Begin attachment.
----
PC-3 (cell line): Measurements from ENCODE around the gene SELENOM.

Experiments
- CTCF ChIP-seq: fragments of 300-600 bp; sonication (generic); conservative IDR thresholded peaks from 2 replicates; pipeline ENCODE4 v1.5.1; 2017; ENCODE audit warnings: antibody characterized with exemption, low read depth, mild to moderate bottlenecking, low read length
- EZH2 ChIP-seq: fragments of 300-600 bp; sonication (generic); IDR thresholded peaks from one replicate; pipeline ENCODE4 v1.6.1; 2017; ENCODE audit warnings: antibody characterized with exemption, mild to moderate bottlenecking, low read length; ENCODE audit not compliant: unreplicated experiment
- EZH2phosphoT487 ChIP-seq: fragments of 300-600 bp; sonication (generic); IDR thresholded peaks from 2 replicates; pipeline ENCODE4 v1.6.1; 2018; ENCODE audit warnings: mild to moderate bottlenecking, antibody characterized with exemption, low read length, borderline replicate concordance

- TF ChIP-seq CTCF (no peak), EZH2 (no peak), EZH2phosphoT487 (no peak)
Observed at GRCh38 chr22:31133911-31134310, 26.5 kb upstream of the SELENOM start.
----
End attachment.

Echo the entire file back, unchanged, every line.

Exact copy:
PC-3 (cell line): Measurements from ENCODE around the gene SELENOM.

Experiments
- CTCF ChIP-seq: fragments of 300-600 bp; sonication (generic); conservative IDR thresholded peaks from 2 replicates; pipeline ENCODE4 v1.5.1; 2017; ENCODE audit warnings: antibody characterized with exemption, low read depth, mild to moderate bottlenecking, low read length
- EZH2 ChIP-seq: fragments of 300-600 bp; sonication (generic); IDR thresholded peaks from one replicate; pipeline ENCODE4 v1.6.1; 2017; ENCODE audit warnings: antibody characterized with exemption, mild to moderate bottlenecking, low read length; ENCODE audit not compliant: unreplicated experiment
- EZH2phosphoT487 ChIP-seq: fragments of 300-600 bp; sonication (generic); IDR thresholded peaks from 2 replicates; pipeline ENCODE4 v1.6.1; 2018; ENCODE audit warnings: mild to moderate bottlenecking, antibody characterized with exemption, low read length, borderline replicate concordance

- TF ChIP-seq CTCF (no peak), EZH2 (no peak), EZH2phosphoT487 (no peak)
Observed at GRCh38 chr22:31133911-31134310, 26.5 kb upstream of the SELENOM start.